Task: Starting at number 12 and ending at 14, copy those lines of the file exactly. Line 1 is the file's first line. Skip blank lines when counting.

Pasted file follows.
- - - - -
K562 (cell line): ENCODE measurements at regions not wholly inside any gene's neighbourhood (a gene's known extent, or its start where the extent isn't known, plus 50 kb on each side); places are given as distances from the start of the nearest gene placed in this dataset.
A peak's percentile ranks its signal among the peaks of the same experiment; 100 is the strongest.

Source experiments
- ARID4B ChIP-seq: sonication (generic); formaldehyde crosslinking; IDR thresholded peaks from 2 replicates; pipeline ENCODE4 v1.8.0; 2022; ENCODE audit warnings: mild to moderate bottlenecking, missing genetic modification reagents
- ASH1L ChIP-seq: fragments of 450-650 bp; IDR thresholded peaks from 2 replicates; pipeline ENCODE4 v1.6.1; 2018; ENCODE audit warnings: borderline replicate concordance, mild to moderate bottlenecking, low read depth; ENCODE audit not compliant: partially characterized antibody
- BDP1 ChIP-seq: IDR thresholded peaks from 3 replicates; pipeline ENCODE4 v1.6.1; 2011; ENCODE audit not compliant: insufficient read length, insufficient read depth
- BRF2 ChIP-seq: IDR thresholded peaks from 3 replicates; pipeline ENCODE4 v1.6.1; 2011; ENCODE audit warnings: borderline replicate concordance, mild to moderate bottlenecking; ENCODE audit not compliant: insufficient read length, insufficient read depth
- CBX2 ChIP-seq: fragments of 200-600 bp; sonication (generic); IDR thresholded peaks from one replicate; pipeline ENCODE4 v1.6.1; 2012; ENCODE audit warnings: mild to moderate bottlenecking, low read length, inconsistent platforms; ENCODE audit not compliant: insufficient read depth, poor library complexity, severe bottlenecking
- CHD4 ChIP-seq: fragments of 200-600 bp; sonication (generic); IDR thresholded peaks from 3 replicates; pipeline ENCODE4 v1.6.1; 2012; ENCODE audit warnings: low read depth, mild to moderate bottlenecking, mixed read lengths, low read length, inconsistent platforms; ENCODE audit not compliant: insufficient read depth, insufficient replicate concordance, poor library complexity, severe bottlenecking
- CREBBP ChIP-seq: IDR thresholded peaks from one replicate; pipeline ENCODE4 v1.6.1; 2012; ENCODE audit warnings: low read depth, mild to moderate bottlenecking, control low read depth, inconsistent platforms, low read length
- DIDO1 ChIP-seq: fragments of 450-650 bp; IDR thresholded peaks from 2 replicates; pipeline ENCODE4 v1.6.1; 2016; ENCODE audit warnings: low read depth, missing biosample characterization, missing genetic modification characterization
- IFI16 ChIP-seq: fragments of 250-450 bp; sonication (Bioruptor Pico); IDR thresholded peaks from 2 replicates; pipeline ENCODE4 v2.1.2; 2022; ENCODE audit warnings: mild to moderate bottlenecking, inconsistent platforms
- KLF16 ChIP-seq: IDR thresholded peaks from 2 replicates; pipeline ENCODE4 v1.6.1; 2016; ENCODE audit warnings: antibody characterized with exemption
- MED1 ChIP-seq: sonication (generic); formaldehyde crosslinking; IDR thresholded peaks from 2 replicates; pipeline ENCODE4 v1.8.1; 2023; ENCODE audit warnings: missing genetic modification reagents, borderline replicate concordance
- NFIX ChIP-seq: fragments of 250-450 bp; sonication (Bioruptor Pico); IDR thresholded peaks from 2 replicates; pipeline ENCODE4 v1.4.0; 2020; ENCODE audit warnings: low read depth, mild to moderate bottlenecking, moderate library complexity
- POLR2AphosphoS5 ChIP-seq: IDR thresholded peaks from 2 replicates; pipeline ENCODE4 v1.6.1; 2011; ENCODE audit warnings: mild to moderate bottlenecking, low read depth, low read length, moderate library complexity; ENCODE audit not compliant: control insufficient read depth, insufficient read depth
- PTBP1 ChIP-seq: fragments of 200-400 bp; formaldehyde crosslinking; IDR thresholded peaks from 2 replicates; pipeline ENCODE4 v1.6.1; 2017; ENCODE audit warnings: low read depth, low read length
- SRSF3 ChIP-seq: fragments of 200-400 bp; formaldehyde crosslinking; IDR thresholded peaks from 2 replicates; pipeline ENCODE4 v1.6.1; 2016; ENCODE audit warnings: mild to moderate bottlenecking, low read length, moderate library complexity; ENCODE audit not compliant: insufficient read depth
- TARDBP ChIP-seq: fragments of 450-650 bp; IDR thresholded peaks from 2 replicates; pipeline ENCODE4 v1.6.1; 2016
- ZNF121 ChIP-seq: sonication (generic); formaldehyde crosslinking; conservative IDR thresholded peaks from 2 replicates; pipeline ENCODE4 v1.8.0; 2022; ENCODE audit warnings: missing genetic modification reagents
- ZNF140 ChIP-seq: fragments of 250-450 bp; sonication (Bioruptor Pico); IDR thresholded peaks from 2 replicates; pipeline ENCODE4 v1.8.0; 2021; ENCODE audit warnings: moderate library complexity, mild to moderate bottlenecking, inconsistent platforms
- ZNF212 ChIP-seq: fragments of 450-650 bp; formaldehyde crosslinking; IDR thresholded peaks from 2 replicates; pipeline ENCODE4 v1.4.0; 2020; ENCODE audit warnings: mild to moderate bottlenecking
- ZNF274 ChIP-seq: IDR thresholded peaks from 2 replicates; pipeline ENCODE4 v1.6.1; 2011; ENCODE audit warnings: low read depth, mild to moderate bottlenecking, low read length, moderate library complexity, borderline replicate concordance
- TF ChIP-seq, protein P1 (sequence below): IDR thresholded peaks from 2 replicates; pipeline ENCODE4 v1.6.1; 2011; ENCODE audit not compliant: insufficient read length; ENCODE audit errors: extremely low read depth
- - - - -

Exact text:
- IFI16 ChIP-seq: fragments of 250-450 bp; sonication (Bioruptor Pico); IDR thresholded peaks from 2 replicates; pipeline ENCODE4 v2.1.2; 2022; ENCODE audit warnings: mild to moderate bottlenecking, inconsistent platforms
- KLF16 ChIP-seq: IDR thresholded peaks from 2 replicates; pipeline ENCODE4 v1.6.1; 2016; ENCODE audit warnings: antibody characterized with exemption
- MED1 ChIP-seq: sonication (generic); formaldehyde crosslinking; IDR thresholded peaks from 2 replicates; pipeline ENCODE4 v1.8.1; 2023; ENCODE audit warnings: missing genetic modification reagents, borderline replicate concordance